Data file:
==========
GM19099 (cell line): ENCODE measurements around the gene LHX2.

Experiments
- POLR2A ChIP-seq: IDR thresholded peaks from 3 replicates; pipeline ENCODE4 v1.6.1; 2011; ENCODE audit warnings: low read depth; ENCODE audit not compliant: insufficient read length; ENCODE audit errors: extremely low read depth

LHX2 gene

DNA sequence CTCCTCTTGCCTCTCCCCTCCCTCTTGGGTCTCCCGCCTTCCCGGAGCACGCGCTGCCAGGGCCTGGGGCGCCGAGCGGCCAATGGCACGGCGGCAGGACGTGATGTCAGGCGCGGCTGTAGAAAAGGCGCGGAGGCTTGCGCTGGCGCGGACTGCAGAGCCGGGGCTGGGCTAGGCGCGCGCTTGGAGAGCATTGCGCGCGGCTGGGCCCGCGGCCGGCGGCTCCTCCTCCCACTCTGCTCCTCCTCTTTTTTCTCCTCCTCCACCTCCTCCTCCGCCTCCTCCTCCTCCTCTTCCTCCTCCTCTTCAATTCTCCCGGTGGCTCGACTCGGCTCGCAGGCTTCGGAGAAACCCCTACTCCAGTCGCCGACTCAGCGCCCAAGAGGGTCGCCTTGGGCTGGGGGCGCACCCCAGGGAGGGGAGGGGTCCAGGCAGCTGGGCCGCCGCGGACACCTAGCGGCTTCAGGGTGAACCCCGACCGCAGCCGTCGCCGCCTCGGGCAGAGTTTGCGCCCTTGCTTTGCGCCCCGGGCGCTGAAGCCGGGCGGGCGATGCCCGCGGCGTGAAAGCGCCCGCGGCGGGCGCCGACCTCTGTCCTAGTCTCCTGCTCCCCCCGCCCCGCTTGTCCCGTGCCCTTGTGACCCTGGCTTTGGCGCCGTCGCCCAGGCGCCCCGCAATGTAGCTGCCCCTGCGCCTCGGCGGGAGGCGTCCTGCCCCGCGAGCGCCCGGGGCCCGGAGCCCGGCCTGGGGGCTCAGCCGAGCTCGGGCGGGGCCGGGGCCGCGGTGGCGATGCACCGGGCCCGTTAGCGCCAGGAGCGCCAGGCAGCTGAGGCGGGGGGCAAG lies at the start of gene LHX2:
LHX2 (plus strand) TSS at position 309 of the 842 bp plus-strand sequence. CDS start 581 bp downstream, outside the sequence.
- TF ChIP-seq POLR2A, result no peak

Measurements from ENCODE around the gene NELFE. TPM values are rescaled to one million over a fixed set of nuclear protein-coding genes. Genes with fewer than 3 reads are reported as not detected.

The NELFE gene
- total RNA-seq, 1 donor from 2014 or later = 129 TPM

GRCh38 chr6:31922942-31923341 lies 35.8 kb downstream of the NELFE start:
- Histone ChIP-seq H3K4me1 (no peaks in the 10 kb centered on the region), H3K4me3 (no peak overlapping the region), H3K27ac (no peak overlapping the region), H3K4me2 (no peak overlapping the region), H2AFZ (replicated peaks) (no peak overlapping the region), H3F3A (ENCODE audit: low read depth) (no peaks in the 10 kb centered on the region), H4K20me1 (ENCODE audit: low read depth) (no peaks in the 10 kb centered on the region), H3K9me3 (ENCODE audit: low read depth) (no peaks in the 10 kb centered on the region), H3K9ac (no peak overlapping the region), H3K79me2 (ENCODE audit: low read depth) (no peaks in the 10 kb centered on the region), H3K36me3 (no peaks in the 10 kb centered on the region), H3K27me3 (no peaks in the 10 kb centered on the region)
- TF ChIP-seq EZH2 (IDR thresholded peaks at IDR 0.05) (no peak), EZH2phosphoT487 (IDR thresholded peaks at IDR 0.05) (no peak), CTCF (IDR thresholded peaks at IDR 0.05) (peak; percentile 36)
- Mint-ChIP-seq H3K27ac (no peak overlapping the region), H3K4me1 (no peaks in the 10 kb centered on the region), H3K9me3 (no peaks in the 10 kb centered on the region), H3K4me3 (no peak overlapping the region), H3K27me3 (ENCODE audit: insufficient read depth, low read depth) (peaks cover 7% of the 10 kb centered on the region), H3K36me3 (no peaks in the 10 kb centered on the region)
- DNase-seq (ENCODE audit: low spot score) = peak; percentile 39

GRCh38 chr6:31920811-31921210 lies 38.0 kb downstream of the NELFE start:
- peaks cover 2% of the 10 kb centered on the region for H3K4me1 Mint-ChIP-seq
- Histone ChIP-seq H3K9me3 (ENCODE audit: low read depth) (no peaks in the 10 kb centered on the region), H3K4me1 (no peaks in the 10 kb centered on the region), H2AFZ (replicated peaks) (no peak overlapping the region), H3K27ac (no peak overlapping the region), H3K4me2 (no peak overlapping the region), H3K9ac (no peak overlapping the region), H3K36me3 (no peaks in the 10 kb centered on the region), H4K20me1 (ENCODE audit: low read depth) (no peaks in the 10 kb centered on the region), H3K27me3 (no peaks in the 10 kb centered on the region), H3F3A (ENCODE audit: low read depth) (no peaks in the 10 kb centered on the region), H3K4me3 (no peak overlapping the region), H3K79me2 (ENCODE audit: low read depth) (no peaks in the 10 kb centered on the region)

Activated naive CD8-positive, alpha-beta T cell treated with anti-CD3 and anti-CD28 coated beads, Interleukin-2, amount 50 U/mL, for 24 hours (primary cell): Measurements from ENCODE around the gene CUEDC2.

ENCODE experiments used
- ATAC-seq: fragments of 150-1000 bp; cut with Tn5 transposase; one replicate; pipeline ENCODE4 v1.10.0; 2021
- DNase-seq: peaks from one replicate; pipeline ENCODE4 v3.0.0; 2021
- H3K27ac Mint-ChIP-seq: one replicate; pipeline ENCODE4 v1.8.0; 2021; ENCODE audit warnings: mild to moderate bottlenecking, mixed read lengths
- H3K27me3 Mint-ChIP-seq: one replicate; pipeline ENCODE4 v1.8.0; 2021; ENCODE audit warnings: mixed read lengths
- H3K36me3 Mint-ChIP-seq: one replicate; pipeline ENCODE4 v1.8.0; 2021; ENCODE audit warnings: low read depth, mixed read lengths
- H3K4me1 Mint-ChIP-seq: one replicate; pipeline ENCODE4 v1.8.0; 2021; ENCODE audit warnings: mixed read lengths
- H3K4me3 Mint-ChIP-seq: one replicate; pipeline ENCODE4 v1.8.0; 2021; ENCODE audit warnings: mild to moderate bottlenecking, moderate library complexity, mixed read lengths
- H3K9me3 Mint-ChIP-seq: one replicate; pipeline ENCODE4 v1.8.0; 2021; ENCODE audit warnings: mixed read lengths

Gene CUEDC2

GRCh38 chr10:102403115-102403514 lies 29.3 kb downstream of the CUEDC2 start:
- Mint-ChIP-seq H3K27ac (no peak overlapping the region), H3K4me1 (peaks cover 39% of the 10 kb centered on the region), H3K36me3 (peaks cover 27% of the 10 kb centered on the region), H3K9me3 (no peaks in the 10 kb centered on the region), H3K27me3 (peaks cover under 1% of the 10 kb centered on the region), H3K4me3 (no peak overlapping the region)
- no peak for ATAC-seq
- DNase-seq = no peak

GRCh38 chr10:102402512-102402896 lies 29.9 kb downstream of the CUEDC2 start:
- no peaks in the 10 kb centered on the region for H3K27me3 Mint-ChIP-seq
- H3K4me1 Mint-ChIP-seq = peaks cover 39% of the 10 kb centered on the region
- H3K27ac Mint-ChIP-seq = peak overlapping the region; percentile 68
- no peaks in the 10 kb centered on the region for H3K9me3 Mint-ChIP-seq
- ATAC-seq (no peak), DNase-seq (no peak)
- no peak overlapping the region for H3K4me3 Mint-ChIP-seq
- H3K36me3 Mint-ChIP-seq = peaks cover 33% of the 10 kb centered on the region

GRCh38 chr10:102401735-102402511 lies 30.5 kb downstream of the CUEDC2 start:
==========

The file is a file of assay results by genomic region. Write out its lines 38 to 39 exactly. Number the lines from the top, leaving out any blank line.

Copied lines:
- no peaks in the 10 kb centered on the region for H3K9me3 Mint-ChIP-seq
- ATAC-seq (no peak), DNase-seq (no peak)